• lumps or engorgement in one area 

  • redness of the skin over that area 

  • baby fussing at the breast 

  • the breast not softening fully after a feed 

  • reduced milk output if expressing 

  • signs of mastitis developing, such as fever, chills and body aches. 


If you think you may have a blocked duct, feed your baby often and try some of these tips to help clear it. You may also find it helpful to talk to a breastfeeding counsellor on the National Breastfeeding Helpline. In the absence of any other signs, swollen lymph nodes following vaccination usually resolve without treatment after a week or so.6 If swelling persists, see your medical provider to rule out other causes. 



For further information about COVID-19 infection, vaccines and breastfeeding see:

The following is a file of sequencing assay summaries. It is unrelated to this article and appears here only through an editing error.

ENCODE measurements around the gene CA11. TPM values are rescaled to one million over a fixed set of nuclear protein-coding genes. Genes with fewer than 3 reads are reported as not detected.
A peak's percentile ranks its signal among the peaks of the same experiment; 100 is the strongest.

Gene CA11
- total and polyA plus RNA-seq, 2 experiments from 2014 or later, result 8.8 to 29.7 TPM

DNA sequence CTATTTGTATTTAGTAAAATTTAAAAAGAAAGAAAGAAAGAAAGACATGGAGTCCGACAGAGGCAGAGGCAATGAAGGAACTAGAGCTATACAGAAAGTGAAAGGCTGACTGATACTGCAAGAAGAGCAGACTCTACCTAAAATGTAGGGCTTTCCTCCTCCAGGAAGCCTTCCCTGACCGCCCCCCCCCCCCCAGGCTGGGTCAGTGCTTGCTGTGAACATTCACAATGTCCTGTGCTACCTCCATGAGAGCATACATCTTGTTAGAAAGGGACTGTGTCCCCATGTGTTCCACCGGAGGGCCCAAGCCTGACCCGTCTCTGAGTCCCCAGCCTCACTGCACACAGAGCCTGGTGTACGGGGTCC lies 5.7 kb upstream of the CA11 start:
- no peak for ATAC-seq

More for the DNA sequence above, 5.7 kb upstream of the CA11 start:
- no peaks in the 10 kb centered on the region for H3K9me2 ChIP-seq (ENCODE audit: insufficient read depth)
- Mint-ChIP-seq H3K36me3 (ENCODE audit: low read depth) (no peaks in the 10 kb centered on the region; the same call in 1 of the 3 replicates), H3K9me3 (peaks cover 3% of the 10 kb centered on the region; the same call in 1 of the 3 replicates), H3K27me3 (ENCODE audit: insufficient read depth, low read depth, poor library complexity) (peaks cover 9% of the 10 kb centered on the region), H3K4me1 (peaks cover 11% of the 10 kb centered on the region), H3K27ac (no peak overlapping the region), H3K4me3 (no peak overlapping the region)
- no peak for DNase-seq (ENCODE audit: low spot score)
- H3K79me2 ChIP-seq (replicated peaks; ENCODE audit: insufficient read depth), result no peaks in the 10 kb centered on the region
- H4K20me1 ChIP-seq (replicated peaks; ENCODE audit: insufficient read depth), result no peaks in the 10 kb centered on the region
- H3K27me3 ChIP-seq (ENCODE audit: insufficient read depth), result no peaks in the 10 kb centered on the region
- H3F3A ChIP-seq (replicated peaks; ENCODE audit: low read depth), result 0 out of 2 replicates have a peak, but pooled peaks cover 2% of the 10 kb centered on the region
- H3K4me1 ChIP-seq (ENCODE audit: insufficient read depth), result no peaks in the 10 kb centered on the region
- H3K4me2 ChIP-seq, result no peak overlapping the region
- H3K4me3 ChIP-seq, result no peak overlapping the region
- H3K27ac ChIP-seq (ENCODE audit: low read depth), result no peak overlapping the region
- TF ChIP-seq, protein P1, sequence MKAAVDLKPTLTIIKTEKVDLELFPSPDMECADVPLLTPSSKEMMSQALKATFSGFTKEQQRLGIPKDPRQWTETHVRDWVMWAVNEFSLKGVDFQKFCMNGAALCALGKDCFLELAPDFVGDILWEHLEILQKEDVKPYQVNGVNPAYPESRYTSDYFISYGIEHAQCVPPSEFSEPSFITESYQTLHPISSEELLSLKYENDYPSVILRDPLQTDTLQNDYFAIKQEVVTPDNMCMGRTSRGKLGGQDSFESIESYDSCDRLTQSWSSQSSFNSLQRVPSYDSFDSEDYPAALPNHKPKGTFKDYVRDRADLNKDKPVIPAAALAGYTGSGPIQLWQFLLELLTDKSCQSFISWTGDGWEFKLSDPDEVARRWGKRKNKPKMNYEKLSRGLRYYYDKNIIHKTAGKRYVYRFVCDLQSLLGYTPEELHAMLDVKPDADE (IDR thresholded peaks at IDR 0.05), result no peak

Australian Department of Health 

World Health Organization 


United States  

New Zealand 

United Kingdom  

Queensland Health 

For more information 

If breastfeeding has stopped, there is information and support available on how to restart:Relactation and induced breastfeeding 

Information is also available to reduce formula top-ups and increase breastmilk feeds: How to wean off formula supplements 




1. World Health Organization. Q&A: Coronavirus disease (COVID-19). (Accessed August 2020).  

2. World Health Organization. Q&A: Coronavirus disease (COVID-19) and breastfeeding. (Accessed August 2020). 

3. UNICEF. COVID-19: Frequently asked questions. 

4. Narayanaswamy, V. M. S., Pentecost, B. T., Schoen, C. N.,Alfandari, D., Schneider, S. S., Baker, R. B. S., Arcaro, K. F. (2022). Neutralizing Antibodies and Cytokines in Breast Milk After Coronavirus Disease 2019 (COVID-19) mRNA Vaccination.Obstetrics & Gynecology, 139(2). pp181-191. 

5. Bertrand, K., Honerkamp-Smith, G., & Chambers, C. D. (2021). Maternal and child outcomes reported by breastfeeding women following messenger RNA COVID-19 vaccination. Breastfeeding Medicine, 16(9), 697–701. 

6. Australian Government Therapeutic Goods Administration. (2022). COVID-19 vaccine weekly safety report - 06-01-2022. 

Last reviewed: 
Jan 2022